One of my favourite activities is going for a walk along the promenade.  When the tide is low, the wet rippled sand is strewn with rock pools teaming with sea life such as crabs, winkles, algae, and those tiny little fish that live in the rocky shores of the British coastline.  When the tide is high, the water can be still and shimmering blue, or choppy and murky green.

Bognor Regis was originally just named Bognor, being a fishing town, and at one time a smuggling village until the 18th century, until it was developed into a fashionable seaside resort by Sir Richard Hotham.  He came to the area to partake of the ‘beneficial’ sea air and now has a public park named after him.  Tourism gradually took off in Bognor during the 19th century and King George V came to Bognor in 1929 to convalesce.  As a result, the King agreed to bestow the suffix ‘Regis’ (which means ‘of the king’) to the name.  It is located 55 miles south-west of London, 24 miles west of Brighton and 6 miles south-east of the city of Chichester.

Now I can’t talk about Bognor without mentioning the legendary International Bognor Birdman competition.  This is an annual competition for human-powered flying machines which involves crazy contestants launching themselves from the end of the pier, a prize being awarded to the one who glides the furthest distance.  Competitors wear outlandish dress and construct some impressive and improbable machines to take part in the event.  It started in Selsey in 1971 and transferred to Bognor in 1978 when it had outgrown its original location.  The Birdman Event of 2008 was transferred to Worthing following health and safety concerns about the pier.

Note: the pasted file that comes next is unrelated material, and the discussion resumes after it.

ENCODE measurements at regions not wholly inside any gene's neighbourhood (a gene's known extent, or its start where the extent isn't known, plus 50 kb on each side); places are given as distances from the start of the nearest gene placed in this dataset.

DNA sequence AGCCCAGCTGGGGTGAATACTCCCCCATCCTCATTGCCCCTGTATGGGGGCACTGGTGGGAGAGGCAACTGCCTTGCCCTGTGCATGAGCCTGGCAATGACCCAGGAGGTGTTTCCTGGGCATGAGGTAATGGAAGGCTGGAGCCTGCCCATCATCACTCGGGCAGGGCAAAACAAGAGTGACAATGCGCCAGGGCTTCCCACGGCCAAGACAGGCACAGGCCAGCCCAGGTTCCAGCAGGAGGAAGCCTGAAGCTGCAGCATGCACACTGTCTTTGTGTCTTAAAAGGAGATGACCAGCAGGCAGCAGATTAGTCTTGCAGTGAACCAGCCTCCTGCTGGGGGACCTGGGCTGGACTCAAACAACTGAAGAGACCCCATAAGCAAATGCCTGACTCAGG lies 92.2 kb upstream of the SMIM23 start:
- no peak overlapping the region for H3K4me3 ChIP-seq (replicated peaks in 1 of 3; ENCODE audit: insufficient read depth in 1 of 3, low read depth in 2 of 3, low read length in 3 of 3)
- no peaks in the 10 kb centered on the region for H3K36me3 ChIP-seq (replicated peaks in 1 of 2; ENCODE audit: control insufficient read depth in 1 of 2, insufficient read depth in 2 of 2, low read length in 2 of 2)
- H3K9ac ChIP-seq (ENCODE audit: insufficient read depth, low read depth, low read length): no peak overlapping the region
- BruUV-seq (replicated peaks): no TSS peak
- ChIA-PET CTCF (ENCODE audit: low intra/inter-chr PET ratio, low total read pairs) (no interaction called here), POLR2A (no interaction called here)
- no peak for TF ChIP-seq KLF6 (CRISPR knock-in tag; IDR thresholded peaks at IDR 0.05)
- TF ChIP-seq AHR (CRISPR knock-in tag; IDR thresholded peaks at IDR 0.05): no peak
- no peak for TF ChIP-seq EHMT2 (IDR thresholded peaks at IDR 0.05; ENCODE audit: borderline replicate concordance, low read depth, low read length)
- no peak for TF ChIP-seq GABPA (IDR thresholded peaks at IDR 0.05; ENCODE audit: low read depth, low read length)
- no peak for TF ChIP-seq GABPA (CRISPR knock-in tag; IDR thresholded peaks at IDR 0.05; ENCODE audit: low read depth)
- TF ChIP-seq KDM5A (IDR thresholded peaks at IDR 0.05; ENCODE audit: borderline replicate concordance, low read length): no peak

The pier is 148 years old (almost as old as John!!) and took some 18 months to complete.  It has undergone several transformations over the years, with extensions and restorations, and the addition of a theatre, a cinema and a roof-garden restaurant.  It was used during the Second World War as an observation station and has since succumbed to damage and structural collapse over the years from fire and severe storms.  With increasing maintenance and repair costs, and continued weakening of the seaward end of this Grade II listed structure, the seaward end unfortunately remains derelict.  However, the pier is still popular with locals and tourists and forms part of the town’s character and charm.

Anyway, I hope you enjoyed my musings about my home town.  John and I have taken lots of photos in the local area over the years and I’ve shared a selection with you here today.  Oh and don’t worry about my little joke at John’s expense earlier.  He knows I think the world of him and have the greatest respect for him as my friend and provider and business partner (even if he is a grouchy old chap like me!!).

http://www.bognorregisbeach.co.uk/